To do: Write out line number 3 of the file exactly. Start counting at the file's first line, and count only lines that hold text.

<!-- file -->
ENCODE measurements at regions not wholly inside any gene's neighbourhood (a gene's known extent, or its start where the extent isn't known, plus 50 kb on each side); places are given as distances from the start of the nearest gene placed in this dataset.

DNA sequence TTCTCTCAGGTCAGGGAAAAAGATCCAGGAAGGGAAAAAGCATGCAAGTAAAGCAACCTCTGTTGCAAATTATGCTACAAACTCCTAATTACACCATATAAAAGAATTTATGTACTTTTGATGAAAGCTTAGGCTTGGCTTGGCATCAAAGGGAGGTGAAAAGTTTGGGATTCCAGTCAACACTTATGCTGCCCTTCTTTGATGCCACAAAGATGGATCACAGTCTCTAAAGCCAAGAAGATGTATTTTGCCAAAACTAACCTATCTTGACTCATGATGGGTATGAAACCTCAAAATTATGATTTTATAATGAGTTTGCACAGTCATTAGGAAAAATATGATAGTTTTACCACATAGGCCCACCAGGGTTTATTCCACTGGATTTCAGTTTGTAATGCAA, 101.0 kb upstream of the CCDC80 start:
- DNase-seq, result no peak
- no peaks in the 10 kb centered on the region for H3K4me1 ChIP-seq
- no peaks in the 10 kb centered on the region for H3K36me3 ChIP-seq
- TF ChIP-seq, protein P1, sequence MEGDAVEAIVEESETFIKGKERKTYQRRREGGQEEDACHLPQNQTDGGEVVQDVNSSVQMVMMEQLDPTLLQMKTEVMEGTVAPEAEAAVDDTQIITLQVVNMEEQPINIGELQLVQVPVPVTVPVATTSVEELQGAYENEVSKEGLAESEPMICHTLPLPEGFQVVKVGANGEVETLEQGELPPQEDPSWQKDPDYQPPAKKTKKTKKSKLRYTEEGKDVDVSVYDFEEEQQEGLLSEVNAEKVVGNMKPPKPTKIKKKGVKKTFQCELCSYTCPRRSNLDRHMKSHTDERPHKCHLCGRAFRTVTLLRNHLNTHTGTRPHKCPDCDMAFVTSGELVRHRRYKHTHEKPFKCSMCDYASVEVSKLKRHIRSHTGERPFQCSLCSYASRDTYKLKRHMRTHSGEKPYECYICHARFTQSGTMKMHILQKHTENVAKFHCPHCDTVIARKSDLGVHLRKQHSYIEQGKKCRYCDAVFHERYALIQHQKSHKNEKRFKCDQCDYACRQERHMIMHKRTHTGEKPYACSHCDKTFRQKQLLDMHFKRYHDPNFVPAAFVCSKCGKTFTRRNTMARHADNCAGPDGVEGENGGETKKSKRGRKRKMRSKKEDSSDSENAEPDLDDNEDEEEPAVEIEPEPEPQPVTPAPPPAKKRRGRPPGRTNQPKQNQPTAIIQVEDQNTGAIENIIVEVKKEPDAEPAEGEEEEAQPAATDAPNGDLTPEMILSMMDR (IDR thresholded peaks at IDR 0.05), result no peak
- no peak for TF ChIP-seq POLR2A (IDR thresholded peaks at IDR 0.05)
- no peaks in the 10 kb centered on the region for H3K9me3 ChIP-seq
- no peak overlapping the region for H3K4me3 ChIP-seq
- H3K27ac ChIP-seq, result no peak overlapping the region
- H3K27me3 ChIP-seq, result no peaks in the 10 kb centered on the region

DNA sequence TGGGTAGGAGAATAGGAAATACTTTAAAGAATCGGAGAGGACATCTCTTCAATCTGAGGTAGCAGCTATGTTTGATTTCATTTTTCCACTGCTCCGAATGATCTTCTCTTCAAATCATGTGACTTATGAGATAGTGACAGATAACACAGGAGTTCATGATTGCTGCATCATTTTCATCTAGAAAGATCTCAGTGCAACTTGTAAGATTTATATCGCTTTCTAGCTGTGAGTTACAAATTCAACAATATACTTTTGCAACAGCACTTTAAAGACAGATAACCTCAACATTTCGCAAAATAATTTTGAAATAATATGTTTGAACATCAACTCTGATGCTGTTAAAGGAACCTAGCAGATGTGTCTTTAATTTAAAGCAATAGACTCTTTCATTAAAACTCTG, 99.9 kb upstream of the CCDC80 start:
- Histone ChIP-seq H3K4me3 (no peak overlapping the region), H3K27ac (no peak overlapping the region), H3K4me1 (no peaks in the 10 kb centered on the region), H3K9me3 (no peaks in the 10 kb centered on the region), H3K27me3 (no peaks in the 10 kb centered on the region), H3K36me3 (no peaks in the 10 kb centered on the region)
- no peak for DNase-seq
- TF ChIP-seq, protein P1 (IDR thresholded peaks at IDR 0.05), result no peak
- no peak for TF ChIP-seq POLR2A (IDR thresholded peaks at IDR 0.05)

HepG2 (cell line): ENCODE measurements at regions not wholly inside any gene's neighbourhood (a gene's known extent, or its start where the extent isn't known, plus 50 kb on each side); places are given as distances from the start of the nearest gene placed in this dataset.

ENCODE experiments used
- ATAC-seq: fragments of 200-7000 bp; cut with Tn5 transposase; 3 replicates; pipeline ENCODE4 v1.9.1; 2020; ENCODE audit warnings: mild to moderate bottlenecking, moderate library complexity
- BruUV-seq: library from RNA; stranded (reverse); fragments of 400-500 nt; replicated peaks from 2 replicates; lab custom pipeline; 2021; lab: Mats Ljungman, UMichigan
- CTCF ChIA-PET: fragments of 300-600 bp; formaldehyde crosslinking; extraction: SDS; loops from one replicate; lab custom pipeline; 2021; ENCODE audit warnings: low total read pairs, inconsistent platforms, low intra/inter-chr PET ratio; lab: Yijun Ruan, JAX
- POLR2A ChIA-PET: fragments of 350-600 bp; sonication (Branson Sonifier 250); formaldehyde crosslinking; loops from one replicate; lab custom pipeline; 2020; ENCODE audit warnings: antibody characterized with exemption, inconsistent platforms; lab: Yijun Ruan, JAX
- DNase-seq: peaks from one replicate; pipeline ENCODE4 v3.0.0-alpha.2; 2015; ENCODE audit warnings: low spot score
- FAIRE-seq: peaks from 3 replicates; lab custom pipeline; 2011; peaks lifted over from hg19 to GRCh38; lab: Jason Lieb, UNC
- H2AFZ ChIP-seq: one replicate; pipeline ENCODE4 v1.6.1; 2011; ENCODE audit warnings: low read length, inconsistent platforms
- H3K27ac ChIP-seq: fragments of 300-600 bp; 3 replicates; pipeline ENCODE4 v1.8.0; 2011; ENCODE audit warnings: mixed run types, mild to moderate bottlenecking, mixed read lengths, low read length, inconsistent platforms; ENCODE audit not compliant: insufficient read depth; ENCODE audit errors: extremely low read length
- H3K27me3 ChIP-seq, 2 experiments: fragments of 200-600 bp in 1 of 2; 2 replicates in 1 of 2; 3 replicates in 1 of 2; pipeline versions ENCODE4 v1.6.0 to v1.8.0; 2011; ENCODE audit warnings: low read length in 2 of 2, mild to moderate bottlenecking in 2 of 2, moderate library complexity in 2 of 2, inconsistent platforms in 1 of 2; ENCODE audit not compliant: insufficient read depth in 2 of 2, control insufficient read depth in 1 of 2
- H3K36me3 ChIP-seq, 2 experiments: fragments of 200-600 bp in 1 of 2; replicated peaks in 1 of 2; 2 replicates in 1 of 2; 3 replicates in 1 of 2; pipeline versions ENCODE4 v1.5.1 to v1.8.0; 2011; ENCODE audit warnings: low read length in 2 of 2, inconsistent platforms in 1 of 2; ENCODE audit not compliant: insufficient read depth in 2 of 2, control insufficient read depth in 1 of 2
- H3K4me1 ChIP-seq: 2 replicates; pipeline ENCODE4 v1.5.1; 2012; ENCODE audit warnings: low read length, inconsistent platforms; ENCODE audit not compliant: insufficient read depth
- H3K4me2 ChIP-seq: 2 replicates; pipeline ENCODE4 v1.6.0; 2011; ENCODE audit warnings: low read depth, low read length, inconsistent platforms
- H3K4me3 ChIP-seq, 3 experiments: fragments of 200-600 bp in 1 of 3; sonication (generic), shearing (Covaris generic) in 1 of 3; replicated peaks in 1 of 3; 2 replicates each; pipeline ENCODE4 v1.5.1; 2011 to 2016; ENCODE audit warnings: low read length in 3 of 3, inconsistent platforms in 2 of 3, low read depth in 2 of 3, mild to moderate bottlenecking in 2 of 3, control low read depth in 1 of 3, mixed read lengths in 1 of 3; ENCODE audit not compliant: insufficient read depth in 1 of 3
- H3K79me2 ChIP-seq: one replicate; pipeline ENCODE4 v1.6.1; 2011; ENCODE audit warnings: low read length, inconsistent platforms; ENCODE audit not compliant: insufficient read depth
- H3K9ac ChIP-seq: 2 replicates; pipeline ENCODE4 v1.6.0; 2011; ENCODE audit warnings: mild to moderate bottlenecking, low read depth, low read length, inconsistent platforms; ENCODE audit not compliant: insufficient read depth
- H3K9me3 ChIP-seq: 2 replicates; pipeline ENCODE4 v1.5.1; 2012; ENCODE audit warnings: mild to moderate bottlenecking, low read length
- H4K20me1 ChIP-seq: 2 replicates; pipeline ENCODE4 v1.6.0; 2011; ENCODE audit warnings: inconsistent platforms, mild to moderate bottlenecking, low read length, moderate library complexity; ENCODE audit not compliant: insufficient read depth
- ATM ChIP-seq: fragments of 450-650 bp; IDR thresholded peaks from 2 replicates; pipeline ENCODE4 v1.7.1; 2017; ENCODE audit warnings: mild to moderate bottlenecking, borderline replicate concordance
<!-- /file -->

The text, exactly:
- DNase-seq, result no peak